The step-through frame makes it particularly easy to get onto this bike – a top consideration for many users
Key features Shimano Nexus gears, 250Watt Promovec motor, 26in wheels, Tektro Vee brakes, battery upgrade options, maximum total load of 120kg, green or white colour
Expect to pay £1,499
Star Player #3
Wisper 806 folding e-bike
A folding bike like this might make sense if storage is limited and/or you prefer to keep your bikes on board your caravan or motorhome when not in use. Dimensions when folded are 43cm long x 85cm wide x 73cm high, with total weight starting from 21kg – including front and rear LED lights as well as full-length mudguards.
Options are available should you wish to upgrade – for example, as standard it comes with cadence sensors that turn the power on when you pedal, while the Torque Sensor Pack option recognises the amount of pressure put into each pedal and increases the power accordingly.
The standard-issue lithium battery is rated at 375Wh and will give a range of 30-40 miles with TPP. 575Wh and 700Wh units are available if you want more range, but these also add weight.
Key features Step-through frame, three colour choices (black, blue, red), options include battery upgrades, hand-welded alloy frame, backlit LCD display, kickstand, maximum weight 115kg (18 stone)
Expect to pay From £1,499
Star Player #4
Carrera Vengeance E
Exclusive to retailer Halfords, this is styled as a men’s mountain bike but comes with 27.5in wheels and a motor in the rear hub, plus cadence sensor.
Recharge time is six hours, drawing 8.8amps.
There’s a semi-integrated Suntour STL 317Wh/9Ah battery, its central location designed to balance out the weight of the motor at the back. There’s also a BMS smart control system to prevent overheating, short-circuiting or overcharging.
Check out also the Vengeance E accessories and cycling essentials bundles options.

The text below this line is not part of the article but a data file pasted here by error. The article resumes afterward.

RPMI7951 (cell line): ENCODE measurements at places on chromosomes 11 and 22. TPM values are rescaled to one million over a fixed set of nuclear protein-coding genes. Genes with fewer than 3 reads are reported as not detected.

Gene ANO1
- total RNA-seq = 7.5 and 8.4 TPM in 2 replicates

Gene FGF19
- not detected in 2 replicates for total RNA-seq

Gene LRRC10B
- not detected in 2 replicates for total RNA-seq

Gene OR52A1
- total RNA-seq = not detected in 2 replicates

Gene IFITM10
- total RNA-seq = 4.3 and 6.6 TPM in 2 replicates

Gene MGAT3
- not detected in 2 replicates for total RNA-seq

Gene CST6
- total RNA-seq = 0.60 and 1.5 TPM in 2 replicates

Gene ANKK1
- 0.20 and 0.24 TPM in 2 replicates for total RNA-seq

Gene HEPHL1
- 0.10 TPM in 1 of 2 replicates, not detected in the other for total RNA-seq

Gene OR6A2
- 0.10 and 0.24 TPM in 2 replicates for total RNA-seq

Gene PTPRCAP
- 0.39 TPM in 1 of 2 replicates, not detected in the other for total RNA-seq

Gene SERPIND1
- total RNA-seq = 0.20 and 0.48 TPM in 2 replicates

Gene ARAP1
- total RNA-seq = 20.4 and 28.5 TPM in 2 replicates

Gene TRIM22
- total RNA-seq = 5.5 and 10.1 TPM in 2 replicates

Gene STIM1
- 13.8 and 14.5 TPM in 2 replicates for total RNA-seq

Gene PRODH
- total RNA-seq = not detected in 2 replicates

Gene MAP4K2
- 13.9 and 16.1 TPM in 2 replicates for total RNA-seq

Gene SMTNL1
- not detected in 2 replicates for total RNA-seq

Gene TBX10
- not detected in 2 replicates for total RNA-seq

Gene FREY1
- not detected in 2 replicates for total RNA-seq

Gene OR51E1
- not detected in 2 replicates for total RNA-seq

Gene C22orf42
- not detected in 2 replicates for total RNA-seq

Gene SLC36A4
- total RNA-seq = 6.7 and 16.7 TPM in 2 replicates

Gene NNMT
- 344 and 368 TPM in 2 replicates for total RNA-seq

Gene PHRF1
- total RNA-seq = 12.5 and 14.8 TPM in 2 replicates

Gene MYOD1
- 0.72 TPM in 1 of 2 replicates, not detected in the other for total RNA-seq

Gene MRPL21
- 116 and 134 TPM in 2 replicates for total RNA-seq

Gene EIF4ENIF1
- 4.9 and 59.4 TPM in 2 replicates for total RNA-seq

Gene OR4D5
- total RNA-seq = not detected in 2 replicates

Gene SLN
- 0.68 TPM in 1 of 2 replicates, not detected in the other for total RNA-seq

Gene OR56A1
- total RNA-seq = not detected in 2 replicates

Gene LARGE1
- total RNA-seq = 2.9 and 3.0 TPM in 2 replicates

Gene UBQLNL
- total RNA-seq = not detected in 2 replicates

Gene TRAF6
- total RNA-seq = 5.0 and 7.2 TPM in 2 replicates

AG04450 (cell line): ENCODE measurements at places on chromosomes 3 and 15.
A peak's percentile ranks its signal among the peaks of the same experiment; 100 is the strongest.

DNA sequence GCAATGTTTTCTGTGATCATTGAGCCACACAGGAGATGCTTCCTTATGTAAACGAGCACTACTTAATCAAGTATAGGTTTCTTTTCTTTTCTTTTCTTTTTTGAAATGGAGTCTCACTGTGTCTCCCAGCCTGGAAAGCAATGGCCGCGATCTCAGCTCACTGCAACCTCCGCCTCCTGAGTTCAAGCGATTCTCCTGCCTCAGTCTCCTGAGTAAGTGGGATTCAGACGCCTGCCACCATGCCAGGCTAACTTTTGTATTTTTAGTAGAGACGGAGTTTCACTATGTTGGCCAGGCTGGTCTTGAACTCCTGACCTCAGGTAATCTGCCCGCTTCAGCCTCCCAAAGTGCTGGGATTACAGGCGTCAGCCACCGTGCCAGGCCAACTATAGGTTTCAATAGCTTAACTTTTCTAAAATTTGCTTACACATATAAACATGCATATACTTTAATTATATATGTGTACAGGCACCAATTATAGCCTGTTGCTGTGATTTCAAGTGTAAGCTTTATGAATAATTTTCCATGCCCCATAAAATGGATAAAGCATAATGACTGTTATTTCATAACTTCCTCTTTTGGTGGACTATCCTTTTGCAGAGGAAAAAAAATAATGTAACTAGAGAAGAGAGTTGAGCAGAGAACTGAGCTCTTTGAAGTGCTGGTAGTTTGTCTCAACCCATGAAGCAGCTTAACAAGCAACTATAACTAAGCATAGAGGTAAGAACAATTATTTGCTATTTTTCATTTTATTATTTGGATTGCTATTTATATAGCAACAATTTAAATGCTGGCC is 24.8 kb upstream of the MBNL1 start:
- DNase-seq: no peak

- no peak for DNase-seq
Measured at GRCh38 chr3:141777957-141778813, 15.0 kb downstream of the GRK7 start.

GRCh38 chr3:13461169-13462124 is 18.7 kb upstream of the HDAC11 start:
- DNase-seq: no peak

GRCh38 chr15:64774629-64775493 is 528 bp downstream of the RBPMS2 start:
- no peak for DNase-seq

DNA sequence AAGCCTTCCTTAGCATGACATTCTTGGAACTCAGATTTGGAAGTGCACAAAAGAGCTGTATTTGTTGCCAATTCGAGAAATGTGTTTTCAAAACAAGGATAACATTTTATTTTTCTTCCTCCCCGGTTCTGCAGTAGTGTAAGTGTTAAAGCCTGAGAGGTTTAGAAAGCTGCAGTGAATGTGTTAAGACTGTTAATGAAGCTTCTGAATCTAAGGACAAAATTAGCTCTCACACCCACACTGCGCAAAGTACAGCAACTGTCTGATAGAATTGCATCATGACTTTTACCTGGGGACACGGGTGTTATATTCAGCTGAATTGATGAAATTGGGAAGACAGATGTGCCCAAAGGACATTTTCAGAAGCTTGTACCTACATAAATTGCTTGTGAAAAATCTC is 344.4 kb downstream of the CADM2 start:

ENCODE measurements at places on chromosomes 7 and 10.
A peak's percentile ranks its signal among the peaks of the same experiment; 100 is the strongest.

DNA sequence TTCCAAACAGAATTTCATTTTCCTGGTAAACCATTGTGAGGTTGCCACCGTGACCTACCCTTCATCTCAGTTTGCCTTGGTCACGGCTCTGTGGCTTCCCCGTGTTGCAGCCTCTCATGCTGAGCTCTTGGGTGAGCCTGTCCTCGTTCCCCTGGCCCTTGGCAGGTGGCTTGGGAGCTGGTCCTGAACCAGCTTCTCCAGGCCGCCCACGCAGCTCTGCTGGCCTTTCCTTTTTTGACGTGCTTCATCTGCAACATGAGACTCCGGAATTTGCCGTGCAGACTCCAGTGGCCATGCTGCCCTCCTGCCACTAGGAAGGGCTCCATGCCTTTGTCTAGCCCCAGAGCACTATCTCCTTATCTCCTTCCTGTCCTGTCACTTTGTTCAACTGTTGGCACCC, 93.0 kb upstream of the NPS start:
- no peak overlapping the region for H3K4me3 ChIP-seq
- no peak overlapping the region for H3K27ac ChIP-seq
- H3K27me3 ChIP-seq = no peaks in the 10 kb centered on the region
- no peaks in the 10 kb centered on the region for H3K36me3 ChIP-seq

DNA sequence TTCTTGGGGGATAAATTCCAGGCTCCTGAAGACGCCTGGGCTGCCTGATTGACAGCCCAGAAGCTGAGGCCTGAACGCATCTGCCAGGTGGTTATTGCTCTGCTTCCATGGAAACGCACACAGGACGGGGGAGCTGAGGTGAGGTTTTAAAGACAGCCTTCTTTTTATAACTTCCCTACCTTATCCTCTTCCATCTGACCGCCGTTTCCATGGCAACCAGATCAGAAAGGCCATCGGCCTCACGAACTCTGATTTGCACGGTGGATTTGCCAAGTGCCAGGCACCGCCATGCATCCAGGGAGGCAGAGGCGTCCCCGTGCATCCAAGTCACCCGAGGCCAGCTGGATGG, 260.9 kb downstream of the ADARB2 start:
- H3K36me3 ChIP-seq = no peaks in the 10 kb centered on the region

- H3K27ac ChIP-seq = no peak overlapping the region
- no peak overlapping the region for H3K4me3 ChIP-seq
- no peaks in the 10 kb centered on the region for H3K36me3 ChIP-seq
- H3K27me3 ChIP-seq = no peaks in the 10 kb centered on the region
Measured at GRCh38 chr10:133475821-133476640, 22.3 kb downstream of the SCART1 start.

Key features Aluminium frame (18in or 20in), Suntour Eco rear hub motor, eight-speed SRAM gears, Tektro mechanical disc brakes, 27.5in Kenda tyres, maximum range 40 miles, two-year warranty on all electrical components, weight 23.3kg, pannier mounts, maximum load 120kg
Expect to pay £1,099
Star Player #5
Mark2 X-cross e-bike
From a range of four e-bikes sold exclusively through RoadPro in the UK, with X-cross you get as standard; lighting, reflectors, rear luggage rack, a “sport” seat, straight handlebars and an off-set display. Options include swept-back handlebars, gel “comfort” saddle and a large, centre-mounted display.
Key components are the aluminium alloy frame, Suntour XCM LO front fork suspension, puncture-resistant 28in tyres, Shimano Tiagra 10-speed gears and a lithium-ion smart memory power pack that can be charged on- or off-bike.
Key features Designed and built in Europe and UK, Shimano brakes and gears, Promovec rear hub motor and battery, Schwalbe tyres, 21.7kg total weight, three warranty on power pack and motor. Five-year warranty on all other components, maximum rider weight 120kg, range 22-50 miles, LED lights, side stand
Expect to pay £1,999
Star Player #6
A folding model that can go as small as 830mm long x 390mm wide x 750mm high, with its kickstand down and pedals folded. It weighs 17.6kg and can be carried or rolled along on its wheels once folded.